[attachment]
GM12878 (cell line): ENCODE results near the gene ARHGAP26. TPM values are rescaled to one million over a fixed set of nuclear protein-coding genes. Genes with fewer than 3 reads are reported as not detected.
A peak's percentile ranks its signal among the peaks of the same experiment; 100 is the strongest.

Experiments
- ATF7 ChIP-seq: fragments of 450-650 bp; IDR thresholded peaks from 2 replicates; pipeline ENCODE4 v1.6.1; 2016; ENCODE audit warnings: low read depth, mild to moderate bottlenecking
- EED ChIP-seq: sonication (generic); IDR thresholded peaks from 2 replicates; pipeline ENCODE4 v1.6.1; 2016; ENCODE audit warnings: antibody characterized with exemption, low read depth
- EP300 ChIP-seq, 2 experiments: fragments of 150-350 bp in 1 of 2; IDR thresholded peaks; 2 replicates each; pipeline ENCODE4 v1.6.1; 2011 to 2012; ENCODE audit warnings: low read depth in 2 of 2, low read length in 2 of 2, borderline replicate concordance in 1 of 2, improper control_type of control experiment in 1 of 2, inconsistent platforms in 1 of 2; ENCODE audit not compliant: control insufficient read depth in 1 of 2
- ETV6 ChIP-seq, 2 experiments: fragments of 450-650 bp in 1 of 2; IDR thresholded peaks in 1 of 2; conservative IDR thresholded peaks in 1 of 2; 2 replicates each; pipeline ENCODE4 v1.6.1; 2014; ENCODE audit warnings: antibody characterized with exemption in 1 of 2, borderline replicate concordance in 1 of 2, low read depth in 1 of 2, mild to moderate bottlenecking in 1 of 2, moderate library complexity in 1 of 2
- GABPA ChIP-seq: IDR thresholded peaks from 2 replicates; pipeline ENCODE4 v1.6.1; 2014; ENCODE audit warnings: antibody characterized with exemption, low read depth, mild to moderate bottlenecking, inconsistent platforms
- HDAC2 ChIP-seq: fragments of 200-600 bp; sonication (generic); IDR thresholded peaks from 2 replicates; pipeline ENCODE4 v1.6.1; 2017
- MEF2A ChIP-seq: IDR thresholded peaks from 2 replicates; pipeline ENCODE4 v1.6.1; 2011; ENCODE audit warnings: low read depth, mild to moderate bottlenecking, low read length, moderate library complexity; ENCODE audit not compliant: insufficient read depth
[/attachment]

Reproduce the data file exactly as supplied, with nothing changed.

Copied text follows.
GM12878 (cell line): ENCODE results near the gene ARHGAP26. TPM values are rescaled to one million over a fixed set of nuclear protein-coding genes. Genes with fewer than 3 reads are reported as not detected.
A peak's percentile ranks its signal among the peaks of the same experiment; 100 is the strongest.

Experiments
- ATF7 ChIP-seq: fragments of 450-650 bp; IDR thresholded peaks from 2 replicates; pipeline ENCODE4 v1.6.1; 2016; ENCODE audit warnings: low read depth, mild to moderate bottlenecking
- EED ChIP-seq: sonication (generic); IDR thresholded peaks from 2 replicates; pipeline ENCODE4 v1.6.1; 2016; ENCODE audit warnings: antibody characterized with exemption, low read depth
- EP300 ChIP-seq, 2 experiments: fragments of 150-350 bp in 1 of 2; IDR thresholded peaks; 2 replicates each; pipeline ENCODE4 v1.6.1; 2011 to 2012; ENCODE audit warnings: low read depth in 2 of 2, low read length in 2 of 2, borderline replicate concordance in 1 of 2, improper control_type of control experiment in 1 of 2, inconsistent platforms in 1 of 2; ENCODE audit not compliant: control insufficient read depth in 1 of 2
- ETV6 ChIP-seq, 2 experiments: fragments of 450-650 bp in 1 of 2; IDR thresholded peaks in 1 of 2; conservative IDR thresholded peaks in 1 of 2; 2 replicates each; pipeline ENCODE4 v1.6.1; 2014; ENCODE audit warnings: antibody characterized with exemption in 1 of 2, borderline replicate concordance in 1 of 2, low read depth in 1 of 2, mild to moderate bottlenecking in 1 of 2, moderate library complexity in 1 of 2
- GABPA ChIP-seq: IDR thresholded peaks from 2 replicates; pipeline ENCODE4 v1.6.1; 2014; ENCODE audit warnings: antibody characterized with exemption, low read depth, mild to moderate bottlenecking, inconsistent platforms
- HDAC2 ChIP-seq: fragments of 200-600 bp; sonication (generic); IDR thresholded peaks from 2 replicates; pipeline ENCODE4 v1.6.1; 2017
- MEF2A ChIP-seq: IDR thresholded peaks from 2 replicates; pipeline ENCODE4 v1.6.1; 2011; ENCODE audit warnings: low read depth, mild to moderate bottlenecking, low read length, moderate library complexity; ENCODE audit not compliant: insufficient read depth